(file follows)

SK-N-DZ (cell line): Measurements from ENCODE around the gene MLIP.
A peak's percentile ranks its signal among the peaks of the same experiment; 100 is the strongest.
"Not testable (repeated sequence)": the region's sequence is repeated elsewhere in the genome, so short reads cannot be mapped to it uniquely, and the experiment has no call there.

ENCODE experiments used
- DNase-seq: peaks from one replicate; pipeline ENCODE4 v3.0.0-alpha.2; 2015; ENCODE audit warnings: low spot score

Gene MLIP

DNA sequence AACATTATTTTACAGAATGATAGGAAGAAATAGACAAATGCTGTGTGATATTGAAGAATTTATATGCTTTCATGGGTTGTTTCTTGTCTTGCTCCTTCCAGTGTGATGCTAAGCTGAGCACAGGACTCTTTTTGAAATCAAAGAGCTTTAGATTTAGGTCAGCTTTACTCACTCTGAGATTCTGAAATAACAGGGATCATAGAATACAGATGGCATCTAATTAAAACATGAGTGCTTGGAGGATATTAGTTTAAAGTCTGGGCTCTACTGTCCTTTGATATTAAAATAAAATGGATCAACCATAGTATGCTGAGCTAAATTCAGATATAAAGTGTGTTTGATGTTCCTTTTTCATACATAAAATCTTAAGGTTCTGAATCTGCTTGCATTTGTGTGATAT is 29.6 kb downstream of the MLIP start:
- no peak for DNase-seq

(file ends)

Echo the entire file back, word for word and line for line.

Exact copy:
SK-N-DZ (cell line): Measurements from ENCODE around the gene MLIP.
A peak's percentile ranks its signal among the peaks of the same experiment; 100 is the strongest.
"Not testable (repeated sequence)": the region's sequence is repeated elsewhere in the genome, so short reads cannot be mapped to it uniquely, and the experiment has no call there.

ENCODE experiments used
- DNase-seq: peaks from one replicate; pipeline ENCODE4 v3.0.0-alpha.2; 2015; ENCODE audit warnings: low spot score

Gene MLIP

DNA sequence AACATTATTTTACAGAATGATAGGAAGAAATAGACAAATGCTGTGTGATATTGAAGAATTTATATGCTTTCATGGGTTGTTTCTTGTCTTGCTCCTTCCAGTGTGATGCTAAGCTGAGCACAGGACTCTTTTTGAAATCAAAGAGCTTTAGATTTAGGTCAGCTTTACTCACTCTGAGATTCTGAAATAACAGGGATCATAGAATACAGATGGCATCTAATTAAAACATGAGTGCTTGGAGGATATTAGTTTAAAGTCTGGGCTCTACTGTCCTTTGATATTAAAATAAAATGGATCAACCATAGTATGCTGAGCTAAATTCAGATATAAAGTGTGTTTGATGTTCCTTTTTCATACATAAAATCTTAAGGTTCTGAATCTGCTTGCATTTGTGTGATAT is 29.6 kb downstream of the MLIP start:
- no peak for DNase-seq